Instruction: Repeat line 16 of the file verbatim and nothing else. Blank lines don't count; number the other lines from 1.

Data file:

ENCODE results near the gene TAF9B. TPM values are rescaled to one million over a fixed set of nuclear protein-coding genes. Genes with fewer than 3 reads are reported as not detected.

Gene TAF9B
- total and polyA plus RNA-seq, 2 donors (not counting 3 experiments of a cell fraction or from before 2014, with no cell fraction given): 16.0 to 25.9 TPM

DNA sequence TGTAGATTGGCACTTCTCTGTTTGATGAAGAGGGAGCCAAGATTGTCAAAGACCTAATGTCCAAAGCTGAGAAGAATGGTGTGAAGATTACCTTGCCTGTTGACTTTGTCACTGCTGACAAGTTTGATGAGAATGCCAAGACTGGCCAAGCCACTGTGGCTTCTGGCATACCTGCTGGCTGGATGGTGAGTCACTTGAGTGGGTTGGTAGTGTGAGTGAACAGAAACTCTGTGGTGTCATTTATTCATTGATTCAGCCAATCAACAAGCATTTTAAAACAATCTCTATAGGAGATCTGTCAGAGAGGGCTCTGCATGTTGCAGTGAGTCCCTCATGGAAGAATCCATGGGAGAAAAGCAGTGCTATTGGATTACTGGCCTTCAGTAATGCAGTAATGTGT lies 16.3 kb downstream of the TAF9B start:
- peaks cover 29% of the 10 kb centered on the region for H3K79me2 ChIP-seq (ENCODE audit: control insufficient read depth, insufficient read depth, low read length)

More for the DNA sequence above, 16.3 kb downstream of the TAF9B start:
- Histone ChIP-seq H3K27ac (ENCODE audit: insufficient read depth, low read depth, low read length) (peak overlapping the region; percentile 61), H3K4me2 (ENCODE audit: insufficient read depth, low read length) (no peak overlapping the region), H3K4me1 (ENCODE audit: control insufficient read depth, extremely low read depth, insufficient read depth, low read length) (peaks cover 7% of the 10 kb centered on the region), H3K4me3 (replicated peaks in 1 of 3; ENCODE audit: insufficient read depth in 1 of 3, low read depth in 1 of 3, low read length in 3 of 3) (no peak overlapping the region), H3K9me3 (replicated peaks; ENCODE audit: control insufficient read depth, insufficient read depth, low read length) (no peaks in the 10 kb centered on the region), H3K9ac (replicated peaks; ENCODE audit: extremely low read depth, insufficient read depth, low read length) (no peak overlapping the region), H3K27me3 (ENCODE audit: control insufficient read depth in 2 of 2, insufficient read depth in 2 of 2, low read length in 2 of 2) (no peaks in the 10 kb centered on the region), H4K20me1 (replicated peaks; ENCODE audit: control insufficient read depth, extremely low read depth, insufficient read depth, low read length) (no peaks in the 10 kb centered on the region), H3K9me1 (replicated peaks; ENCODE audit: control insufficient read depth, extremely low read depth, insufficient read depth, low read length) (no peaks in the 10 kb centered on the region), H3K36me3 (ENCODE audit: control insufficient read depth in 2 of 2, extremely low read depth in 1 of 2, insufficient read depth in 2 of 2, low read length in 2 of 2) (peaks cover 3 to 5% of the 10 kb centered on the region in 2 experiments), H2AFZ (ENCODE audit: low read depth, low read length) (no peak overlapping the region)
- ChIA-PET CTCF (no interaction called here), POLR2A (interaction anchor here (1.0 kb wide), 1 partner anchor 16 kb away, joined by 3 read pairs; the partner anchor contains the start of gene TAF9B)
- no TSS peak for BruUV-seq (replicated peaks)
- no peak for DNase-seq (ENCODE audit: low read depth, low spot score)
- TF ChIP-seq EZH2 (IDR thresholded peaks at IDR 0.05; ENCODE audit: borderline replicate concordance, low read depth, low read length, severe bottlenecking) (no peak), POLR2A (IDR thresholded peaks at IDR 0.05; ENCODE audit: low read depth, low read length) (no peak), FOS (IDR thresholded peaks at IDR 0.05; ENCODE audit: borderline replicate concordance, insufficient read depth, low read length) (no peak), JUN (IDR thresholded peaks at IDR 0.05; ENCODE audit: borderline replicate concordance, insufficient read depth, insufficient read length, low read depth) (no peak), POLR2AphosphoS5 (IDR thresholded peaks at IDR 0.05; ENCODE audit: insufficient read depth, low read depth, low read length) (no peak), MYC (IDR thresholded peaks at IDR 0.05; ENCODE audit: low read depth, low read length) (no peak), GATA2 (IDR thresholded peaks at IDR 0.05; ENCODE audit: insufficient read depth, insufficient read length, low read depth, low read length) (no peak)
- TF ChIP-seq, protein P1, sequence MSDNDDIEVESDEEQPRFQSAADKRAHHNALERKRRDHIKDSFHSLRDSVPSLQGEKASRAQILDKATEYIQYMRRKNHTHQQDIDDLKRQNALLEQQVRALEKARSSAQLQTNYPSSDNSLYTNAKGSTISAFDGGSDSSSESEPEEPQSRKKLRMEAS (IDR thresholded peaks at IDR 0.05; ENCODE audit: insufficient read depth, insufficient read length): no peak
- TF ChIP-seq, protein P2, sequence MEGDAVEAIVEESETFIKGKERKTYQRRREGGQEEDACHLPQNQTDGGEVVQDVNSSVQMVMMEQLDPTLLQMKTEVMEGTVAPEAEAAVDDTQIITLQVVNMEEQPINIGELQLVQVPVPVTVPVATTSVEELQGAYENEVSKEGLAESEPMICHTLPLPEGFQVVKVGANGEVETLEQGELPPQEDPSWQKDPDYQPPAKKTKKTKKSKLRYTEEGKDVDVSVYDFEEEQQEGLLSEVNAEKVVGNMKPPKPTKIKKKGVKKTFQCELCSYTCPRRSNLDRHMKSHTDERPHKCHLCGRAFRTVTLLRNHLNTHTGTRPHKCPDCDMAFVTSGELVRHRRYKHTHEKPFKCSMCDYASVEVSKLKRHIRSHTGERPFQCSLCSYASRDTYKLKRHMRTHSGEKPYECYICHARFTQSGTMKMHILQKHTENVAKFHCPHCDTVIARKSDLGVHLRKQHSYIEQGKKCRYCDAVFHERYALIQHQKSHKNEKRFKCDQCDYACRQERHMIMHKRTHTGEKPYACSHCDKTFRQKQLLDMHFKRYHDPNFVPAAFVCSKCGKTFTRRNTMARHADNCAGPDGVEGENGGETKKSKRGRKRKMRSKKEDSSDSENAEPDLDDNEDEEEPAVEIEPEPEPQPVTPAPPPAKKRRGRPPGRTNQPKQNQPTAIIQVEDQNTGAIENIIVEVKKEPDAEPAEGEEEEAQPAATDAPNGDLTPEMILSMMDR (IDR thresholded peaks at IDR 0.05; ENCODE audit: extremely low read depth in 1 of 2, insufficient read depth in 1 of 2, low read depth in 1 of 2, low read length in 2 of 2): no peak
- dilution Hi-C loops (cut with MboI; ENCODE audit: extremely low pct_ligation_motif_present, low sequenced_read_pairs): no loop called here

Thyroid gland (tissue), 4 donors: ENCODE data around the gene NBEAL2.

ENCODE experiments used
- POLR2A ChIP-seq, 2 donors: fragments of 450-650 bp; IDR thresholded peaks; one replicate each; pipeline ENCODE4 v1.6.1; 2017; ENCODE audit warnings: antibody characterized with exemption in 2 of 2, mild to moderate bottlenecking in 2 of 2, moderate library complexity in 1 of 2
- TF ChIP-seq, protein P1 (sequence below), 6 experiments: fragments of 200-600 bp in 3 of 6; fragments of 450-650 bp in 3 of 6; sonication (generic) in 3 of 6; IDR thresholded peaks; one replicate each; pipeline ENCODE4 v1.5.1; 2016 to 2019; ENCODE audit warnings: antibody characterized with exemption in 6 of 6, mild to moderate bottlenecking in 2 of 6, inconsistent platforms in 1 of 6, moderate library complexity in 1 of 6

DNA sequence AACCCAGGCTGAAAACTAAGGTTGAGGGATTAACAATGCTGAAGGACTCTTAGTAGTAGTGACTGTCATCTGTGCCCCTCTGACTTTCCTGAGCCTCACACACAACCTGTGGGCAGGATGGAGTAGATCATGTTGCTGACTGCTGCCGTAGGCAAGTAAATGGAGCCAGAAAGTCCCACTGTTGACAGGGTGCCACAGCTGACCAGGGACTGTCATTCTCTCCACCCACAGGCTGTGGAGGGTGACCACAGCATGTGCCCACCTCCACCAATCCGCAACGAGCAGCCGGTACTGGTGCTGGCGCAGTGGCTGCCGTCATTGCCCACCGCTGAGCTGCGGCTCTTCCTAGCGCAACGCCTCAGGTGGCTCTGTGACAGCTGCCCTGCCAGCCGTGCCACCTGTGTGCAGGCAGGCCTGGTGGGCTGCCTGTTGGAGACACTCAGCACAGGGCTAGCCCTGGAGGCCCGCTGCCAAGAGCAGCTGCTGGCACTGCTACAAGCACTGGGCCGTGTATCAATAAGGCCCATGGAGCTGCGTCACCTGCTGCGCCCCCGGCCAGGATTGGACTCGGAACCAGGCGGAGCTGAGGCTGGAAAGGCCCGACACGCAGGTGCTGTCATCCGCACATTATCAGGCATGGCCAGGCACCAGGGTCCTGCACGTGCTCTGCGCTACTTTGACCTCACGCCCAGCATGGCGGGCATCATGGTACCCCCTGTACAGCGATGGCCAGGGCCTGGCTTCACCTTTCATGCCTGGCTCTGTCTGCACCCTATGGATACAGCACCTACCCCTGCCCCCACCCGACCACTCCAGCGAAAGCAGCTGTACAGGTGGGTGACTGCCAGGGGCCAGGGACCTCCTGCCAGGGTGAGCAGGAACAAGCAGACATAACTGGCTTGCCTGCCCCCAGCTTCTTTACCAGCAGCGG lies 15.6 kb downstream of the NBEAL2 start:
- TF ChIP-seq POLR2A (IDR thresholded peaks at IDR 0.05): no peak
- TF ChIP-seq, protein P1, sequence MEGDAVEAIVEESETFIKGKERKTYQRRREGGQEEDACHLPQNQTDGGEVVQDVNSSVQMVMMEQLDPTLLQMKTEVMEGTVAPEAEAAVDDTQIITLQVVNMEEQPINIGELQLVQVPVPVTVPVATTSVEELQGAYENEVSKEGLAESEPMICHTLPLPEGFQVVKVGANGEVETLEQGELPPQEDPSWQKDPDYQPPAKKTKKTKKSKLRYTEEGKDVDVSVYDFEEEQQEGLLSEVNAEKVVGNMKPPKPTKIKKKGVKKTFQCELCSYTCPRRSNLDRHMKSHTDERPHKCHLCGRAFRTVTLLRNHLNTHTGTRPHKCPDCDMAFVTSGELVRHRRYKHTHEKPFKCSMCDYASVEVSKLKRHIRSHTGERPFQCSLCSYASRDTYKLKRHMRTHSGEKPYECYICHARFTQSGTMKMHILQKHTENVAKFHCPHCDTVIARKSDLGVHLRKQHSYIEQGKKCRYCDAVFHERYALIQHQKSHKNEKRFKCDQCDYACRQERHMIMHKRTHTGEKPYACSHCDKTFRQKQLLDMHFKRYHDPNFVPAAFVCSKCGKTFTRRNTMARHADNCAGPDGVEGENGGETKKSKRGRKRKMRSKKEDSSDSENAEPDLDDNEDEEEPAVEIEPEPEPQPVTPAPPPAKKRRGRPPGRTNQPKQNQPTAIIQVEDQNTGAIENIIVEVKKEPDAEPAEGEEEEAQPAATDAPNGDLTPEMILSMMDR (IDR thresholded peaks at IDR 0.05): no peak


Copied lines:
ENCODE experiments used